The largest party in the latter parliament is the Vlaams Belang (Flemish Interest) party. It represents a quarter of the Flemish electorate and is considered one of the most professional and successful of Europe’s patriotic parties. It is remarkably similar to the Lega Nord. It is separatist, in favor of restricting immigration and Eurosceptic.

The VB was founded in 1978 by Flemish nationalists aiming for the independence of Flanders. The Flemish provinces are the historic southern, Catholic half of the Netherlands. In fact, the Flemish provinces belonged to the Netherlands until the International Powers gave them to the newly created French-dominated state of Belgium in 1831. From the start, the VB warned against immigration by people from a culture entirely alien to that of Flanders; indeed, the VB was the first party to address the issue. It still demands that immigrants assimilate and, hence, that their numbers remain low enough to assure that this is possible. The party’s position is also that immigration from countries with a culture closer to that of Flanders should be given preference, but they have to adapt to the locals and learn the lan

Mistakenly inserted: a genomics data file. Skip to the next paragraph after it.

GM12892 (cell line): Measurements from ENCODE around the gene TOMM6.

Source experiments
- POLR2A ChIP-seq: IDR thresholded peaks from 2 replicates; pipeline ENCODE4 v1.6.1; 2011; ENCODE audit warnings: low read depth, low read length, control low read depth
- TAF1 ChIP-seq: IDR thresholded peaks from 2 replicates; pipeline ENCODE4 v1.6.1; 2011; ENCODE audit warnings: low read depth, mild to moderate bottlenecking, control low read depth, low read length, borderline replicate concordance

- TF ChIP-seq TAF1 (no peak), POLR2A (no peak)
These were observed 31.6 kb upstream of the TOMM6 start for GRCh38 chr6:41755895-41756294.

guage of the Flemings, Dutch.

The VB is critical of immigration for exactly the same reason why it demands Flemish independence: because it wants to preserve Flemish national identity. As Frank Vanhecke, the then VB leader, wrote in The Flemish Republic in July 2003: “We defend the Flemish national identity, against the Belgian state as well as against immigrants who abuse our hospitality to wage an anti-Western war in Flanders. The VB is a party of Flemish patriots, prepared to defend Flanders’ culture and traditions, its values and, above all, its freedom.”